On the Indonesian island of Sulawesi, approximately 39,900 years ago, a group of our ancestors stencilled outlines of their hands onto the cave walls in which they lived. These are some of the earliest examples, that we know of, whereby humans have created imagery.
Since that time, our species’ interest in imagery has only increased. The world we inhabit today is a collage of images and designs which has subconscious, but powerful impacts on our psychology and physiology, being able to affect ideas, perceptions, beliefs, feelings, behaviour, and even health.
The technological advancements of the last few decades are driving changes both in our societies and our minds, leading some to claim that we are undergoing a “rewiring” as our culture becomes “increasingly visually based.” (think Instagram and Snapchat over texts, films and TV series over books, or the use of emojis rather than words)
Images can, and do, produce a range of emotions in people when they are looked upon; warmth, safety, comfort, anger, hate, but there is perhaps none more so divisive an image than the swastika.
“The swastika… Such an ongoing topic of debate within tattooing”, Jack Newton tells me. An artist working out of the newly renamed 1770 Tattoo in Brighton, Newton is no stranger to seeing swastikas in tattoo studios.
“I have tattooed the Swastika a number of times, and every time it has been on someone who understands what they are getting tattooed on their skin.” He says that “the symbol itself is one of the oldest recorded in the world” and is not the sole property of racists and neo-Nazis.
Newton recognises the history of the swastika, and though he admits that it has obvious links to Nazism, it is also a symbol of Hinduism and Buddhism. For him, the issue surrounding giving or getting a swastika tattoo is one of context.
“I do not see the problem in getting a Swastika as a tattoo when it is not in context to Nazism”, he says, “to refuse to tattoo the symbol regardless of the symbolism would imply a lack of understanding, or to be afraid of being able to clarify what the symbol itself represents.”
Newton has always wondered how the swastika became so widespread, from being used in a number of religions, to being found engraved in Norse helmets, on the hilt of a Roman sword, or being regarded as a “Whirling Log” by the First Nation people of North America. And though the symbol may be similar, each of the meanings is unique.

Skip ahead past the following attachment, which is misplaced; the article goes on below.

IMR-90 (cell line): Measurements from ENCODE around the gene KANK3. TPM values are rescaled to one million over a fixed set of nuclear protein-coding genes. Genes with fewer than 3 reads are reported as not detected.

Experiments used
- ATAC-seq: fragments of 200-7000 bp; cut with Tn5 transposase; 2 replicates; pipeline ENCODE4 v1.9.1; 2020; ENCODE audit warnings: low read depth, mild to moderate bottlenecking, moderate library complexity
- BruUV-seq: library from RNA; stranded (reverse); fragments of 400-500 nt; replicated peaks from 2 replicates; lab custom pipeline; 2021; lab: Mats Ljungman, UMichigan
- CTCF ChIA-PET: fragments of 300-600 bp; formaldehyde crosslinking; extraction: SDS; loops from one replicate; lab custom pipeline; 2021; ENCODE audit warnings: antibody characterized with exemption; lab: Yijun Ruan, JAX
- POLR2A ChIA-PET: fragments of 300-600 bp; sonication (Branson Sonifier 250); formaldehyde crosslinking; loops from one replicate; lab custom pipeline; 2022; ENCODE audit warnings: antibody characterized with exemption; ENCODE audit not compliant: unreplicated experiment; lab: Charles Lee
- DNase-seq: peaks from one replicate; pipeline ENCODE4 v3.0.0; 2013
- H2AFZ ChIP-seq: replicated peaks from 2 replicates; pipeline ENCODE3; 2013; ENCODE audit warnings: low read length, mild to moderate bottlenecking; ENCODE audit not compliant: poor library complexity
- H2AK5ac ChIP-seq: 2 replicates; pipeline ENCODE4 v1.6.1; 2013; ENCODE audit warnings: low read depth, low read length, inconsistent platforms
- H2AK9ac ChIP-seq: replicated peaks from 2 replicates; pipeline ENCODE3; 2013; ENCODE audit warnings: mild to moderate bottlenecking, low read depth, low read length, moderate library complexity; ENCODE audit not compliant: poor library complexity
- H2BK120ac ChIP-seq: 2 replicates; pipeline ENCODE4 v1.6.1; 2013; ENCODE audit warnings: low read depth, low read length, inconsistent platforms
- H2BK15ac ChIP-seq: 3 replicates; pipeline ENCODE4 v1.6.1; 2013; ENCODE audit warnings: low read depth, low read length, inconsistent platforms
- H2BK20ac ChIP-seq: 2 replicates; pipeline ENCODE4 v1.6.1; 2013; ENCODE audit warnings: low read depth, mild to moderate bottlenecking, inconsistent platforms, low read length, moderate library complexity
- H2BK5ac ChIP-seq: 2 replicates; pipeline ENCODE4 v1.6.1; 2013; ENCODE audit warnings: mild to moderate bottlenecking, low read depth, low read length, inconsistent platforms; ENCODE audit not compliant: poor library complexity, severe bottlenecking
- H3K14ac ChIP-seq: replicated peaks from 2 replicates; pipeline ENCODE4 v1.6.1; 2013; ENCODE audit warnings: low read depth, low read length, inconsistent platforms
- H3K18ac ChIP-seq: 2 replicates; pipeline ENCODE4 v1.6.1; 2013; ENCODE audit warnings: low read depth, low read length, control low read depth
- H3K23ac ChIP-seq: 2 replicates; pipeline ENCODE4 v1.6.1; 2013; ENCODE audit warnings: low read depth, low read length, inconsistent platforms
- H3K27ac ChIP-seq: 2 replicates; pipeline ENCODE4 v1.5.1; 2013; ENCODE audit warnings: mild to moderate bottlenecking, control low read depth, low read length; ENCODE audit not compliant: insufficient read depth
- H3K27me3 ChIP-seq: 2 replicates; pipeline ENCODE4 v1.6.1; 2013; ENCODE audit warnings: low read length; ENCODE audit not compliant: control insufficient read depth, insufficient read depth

He himself has swastika tattoos of his own, the most noticeable of which is on the crown of his head, in the centre of a mandala. “I got this tattooed around 10 years ago now, and have always felt comfortable enough to talk about its meaning,” he says.
Newton assures me a number of times that if he were ever asked to do a Nazi swastika he would refuse, stating that he “does not have time or need for it”, preferring instead to see the client leave the shop and keep their money. “There is no space in my life to entertain those kind of people”, he adds.
I feel he has a sense of reservation when it comes to viewing people with the image, he is less hasty to form an immediate conclusion, rightly following the logic of not judging a book by its cover, and believing that it is better to hear the story behind the tattoo than immediately label the person.
Neil Bass at Tattoo FX in Burgess Hill is another UK-based artist who shares this non-judgmental and more nuanced stance on the issue of tattooing swastikas.
For him, “the swastika is an ancient symbol found across the globe” and was around long before its adoption by the Nazis.
Bass says that the swastika is “a symbol that stands for good luck, power, and strength”, and he sports a number of them on his own body. Various swastika geometric designs – known as key patterns, can be found across his torso and arms, I am told he has a Jainist swastika on his foot, and like Newton, he also has a swastika inked on his head. This, he tells me, is a “Rangoli Swastika design, usually drawn onto Indian houses for protection.”
Over the years, Bass has had numerous requests to ink swastikas, not all of which he has taken. And though he has tattooed “quite a few of them” over his career, it is always done in close consultation with the client, ensuring that they know the “meaning behind it” and the “history of the symbol.”